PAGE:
The UAE's Media Landscape
The United Arab Emirates boasts of several English-language publications. These include:
- 7 Days , a free, tabloid newspaper launched in 2003 and targeted "at the urbanite population of Dubai-young, affluent and multi cultural."
- Gulfnews , which launched online in 1996 to complement its print edition, itself launched in 1978 by UAE businessman Abdullah Abulhoul from Dubai. Now owned by Al Nisr Publishing and run by UAE businessmen Obaid Humaid Al Tayer and Juma Al Majid, the paper has a daily circulation of about 94,000.
- The Gulf Today , published since 1996 by Dar Al Khaleej Printing & Publishing in Sharjah (one of the lesser-known emirates) and aimed at the UAE's non-Arab expatriates, who form 90% of the UAE's workforce.
- The Khaleej Times , a 70,000-circulation daily broadsheet published by Galadari Printing and Publishing from Dubai. Khaleej Times likes to list both the arch-conservative Henry Kissinger and the ultra-liberal Noam Chomsky on its list of columnists.
- The UAE also has a few online-only news and information sources such as the Dubai Chronicle , and eight or 10 Arabic-language newspapers.
State of the Media in the UAE
Variety and diversity of media doesn't necessarily mean press freedom. UAE media subscribe to that widespread tradition among newspaper, television and radio outlets in the Arab world: Speak ill of the West all you like, but say nothing unseemly about local rulers.
On Feb. 12, 2008, 20 of the 22 member nations of the Arab League went much further. They approved a so-called "media charter," initiated by Egypt and Saudi Arabia, that allows the two countries to deny television station access to their satellites and to ban any television channel the regimes decide to ban. The charter is a frontal assault on fledgling Arab media. As Simon Mars wrote in The National [/link">,
The charter starts off well enough, insisting that freedom of expression should be the cornerstone of the Arab media. But it soon becomes pretty obvious that it would prefer people to express that freedom in a restrained and decorous manner: in order to protect "the supreme interests of the Arab States and Arab Nation", broadcasters should "not adversely affect civil peace, national unity, public order and public morals ." And who represents those interests? The region's leaders, of course. The charter is specific: they must be neither insulted nor defamed.Lebanon, whose media are, next to Israel, the freest in the Middle East, was the only country to vote against the charter. Qatar, which owns Al Jazeera , the satellite news network, abstained.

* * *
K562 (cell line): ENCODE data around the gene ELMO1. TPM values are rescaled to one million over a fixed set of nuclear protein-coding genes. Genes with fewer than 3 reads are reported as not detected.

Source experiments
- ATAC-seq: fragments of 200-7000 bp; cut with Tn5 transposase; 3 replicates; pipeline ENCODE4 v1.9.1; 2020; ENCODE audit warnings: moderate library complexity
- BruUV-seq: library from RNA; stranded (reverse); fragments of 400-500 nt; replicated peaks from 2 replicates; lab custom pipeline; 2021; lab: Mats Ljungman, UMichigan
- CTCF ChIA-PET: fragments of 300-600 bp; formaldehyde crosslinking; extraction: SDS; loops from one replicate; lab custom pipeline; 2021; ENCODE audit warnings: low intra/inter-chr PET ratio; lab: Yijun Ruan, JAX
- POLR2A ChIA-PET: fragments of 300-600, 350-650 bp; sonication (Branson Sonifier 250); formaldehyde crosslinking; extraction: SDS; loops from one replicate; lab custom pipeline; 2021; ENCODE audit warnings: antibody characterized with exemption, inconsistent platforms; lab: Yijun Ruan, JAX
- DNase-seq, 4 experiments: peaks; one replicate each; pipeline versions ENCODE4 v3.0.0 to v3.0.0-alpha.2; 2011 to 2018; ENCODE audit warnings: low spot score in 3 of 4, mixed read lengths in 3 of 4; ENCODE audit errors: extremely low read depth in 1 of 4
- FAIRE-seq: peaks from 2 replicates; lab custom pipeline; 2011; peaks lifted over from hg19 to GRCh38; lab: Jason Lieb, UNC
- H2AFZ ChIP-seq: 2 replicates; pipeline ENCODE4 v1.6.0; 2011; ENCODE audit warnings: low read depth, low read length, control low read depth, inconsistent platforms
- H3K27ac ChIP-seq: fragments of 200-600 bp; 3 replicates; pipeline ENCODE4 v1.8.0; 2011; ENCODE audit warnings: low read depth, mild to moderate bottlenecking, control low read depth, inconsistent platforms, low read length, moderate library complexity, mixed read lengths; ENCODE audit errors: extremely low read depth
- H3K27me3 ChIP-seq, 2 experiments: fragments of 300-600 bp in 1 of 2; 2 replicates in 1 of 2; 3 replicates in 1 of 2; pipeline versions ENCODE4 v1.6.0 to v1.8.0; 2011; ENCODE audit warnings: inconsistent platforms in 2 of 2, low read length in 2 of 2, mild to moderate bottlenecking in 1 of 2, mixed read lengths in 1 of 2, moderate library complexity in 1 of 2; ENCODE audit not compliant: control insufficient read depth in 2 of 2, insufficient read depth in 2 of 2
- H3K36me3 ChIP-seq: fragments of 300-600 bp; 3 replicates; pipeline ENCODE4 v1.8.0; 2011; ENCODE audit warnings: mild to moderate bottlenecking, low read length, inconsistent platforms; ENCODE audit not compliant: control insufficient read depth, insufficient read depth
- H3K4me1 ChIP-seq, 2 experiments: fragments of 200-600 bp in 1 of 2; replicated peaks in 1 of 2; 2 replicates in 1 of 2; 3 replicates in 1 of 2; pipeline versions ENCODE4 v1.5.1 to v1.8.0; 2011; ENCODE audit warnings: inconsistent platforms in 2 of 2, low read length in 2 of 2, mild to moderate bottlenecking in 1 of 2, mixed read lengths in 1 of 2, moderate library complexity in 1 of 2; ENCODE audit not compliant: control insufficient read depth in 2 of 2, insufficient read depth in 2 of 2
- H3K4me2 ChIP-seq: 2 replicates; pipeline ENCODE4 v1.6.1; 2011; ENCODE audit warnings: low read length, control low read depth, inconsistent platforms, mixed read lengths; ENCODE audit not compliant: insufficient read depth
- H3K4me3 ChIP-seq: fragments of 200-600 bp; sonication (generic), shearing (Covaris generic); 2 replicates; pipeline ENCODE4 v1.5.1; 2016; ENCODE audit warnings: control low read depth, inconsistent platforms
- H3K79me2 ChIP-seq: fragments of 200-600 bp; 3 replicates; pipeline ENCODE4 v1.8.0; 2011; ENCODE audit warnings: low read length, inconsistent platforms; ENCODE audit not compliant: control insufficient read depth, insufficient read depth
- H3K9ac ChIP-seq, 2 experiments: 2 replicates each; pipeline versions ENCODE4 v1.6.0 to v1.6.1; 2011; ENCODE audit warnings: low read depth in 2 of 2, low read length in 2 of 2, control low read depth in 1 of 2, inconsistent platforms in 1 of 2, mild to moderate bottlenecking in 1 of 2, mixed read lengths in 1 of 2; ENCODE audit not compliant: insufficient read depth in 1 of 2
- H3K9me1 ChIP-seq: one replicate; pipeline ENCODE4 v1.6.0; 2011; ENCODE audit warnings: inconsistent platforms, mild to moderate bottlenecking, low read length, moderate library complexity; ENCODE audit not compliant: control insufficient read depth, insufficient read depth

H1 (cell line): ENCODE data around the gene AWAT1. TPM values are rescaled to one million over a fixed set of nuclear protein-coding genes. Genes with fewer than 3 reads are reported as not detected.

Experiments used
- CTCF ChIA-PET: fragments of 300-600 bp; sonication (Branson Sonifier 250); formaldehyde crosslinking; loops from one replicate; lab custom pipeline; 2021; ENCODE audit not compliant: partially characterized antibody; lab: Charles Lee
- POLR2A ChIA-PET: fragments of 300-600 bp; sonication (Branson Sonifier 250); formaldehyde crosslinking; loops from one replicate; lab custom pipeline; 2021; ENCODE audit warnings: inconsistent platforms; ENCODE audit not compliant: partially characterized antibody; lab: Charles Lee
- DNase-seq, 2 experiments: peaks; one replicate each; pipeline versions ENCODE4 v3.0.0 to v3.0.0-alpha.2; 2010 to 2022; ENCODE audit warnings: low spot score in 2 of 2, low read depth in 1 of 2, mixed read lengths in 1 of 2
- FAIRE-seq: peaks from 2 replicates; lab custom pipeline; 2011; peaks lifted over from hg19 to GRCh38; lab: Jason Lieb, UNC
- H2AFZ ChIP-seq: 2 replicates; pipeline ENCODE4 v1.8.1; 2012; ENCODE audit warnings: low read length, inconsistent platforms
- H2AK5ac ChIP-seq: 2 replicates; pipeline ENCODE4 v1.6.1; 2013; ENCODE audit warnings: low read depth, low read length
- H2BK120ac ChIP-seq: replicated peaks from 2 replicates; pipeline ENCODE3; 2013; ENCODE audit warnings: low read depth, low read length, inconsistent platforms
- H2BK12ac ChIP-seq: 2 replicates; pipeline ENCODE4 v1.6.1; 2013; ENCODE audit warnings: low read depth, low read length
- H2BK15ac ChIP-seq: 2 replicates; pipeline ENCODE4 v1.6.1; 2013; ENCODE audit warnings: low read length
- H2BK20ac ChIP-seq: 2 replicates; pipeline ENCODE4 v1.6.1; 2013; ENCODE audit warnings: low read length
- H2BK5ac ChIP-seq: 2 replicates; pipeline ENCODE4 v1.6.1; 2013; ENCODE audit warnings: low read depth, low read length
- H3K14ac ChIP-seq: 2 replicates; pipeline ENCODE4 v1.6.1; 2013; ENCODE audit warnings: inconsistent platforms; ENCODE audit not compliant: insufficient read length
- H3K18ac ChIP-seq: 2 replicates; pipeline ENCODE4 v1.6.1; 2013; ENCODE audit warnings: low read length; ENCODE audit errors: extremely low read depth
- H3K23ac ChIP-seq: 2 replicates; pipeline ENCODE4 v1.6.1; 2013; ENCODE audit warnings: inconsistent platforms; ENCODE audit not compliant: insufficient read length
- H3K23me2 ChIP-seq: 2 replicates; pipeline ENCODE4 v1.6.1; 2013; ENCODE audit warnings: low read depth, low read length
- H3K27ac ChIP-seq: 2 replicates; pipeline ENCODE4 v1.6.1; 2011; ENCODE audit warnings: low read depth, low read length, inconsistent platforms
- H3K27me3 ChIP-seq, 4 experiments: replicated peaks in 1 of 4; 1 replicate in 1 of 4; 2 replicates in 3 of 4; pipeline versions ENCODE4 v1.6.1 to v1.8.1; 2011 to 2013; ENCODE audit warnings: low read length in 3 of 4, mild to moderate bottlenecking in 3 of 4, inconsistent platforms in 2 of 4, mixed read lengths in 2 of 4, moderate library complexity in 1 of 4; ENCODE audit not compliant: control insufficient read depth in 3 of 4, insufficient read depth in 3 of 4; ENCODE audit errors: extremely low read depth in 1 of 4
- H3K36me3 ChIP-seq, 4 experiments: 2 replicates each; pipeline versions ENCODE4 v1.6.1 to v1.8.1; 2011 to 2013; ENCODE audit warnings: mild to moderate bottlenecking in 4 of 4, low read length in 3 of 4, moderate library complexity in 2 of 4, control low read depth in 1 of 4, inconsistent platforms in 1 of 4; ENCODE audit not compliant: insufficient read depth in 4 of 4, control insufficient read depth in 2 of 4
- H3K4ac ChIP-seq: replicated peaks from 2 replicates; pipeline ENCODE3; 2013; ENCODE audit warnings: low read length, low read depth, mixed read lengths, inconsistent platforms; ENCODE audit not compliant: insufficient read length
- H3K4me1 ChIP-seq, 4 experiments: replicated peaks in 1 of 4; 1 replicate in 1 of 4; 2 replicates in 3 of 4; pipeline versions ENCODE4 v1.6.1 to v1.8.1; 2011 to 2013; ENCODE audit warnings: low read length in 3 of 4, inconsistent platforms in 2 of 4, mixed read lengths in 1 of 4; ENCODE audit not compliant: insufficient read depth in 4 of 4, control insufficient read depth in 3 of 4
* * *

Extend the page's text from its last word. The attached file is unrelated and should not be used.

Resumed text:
The Blackout of 2007
In mid-November 2007, as Pakistan was roiling from Pakistani Prime Minister Pervez Musharraf 's latest declaration of martial law, two Pakistani TV stations in Dubai, Geo News and Ary One World, were simply turned off by Emirati authorities-at the behest of Musharraf. (A large portion of the Emirates' labor force is Pakistani.)
"Pressure by Gen. Musharraf, a notorious press freedom predator, on the Dubai authorities constitutes outrageous interference," Reporters Without Borders said . "Not content with silencing Geo TV and Ary One in Pakistan, he has gone so far as to get a foreign government to suspend the two stations." The stations resumed broadcasting as pressure mounted on Musharraf and eventually discredited his coup .
Into the Breach: The National's Ambition
The National culled its staff of 200 from the newsrooms of The New York Times and the Wall Street Journal in the United States, and from Britain's Times and Daily Telegraph, among other sources. Newland himself had been a reporter at The Daily Telegraph early in his career, then its editor from October 2003 to November 2005 (the paper had a circulation of about 900,000 at the time of his resignation). In between, he helped launch Canada's National Post, the daily founded in 1998 by the controversial, and now convicted felon, Conrad Black , who's serving a six-year sentence in a federal prison near Orlando, Fla.
Newland is a conservative who reportedly mulled a run in England's parliamentary elections two years ago. The National's opinion pages, however, sound more liberal than most American newspapers-at least when it comes to the beleaguered state of American foreign policy, the "war on terror," the war in Iraq, and Israeli-Palestinian issues.